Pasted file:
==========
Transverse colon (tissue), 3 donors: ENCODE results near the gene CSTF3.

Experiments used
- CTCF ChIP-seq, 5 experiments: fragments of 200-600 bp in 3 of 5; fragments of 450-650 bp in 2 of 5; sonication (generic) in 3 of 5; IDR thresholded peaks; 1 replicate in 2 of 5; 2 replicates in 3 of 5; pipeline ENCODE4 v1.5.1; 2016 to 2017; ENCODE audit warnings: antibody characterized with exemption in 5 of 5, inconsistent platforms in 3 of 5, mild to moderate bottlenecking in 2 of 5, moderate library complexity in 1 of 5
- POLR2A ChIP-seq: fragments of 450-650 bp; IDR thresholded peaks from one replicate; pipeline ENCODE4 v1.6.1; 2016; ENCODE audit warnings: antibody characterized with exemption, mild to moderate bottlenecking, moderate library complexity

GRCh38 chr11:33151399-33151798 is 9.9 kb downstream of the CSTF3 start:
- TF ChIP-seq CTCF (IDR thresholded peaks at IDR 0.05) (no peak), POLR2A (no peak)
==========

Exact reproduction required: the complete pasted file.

Transverse colon (tissue), 3 donors: ENCODE results near the gene CSTF3.

Experiments used
- CTCF ChIP-seq, 5 experiments: fragments of 200-600 bp in 3 of 5; fragments of 450-650 bp in 2 of 5; sonication (generic) in 3 of 5; IDR thresholded peaks; 1 replicate in 2 of 5; 2 replicates in 3 of 5; pipeline ENCODE4 v1.5.1; 2016 to 2017; ENCODE audit warnings: antibody characterized with exemption in 5 of 5, inconsistent platforms in 3 of 5, mild to moderate bottlenecking in 2 of 5, moderate library complexity in 1 of 5
- POLR2A ChIP-seq: fragments of 450-650 bp; IDR thresholded peaks from one replicate; pipeline ENCODE4 v1.6.1; 2016; ENCODE audit warnings: antibody characterized with exemption, mild to moderate bottlenecking, moderate library complexity

GRCh38 chr11:33151399-33151798 is 9.9 kb downstream of the CSTF3 start:
- TF ChIP-seq CTCF (IDR thresholded peaks at IDR 0.05) (no peak), POLR2A (no peak)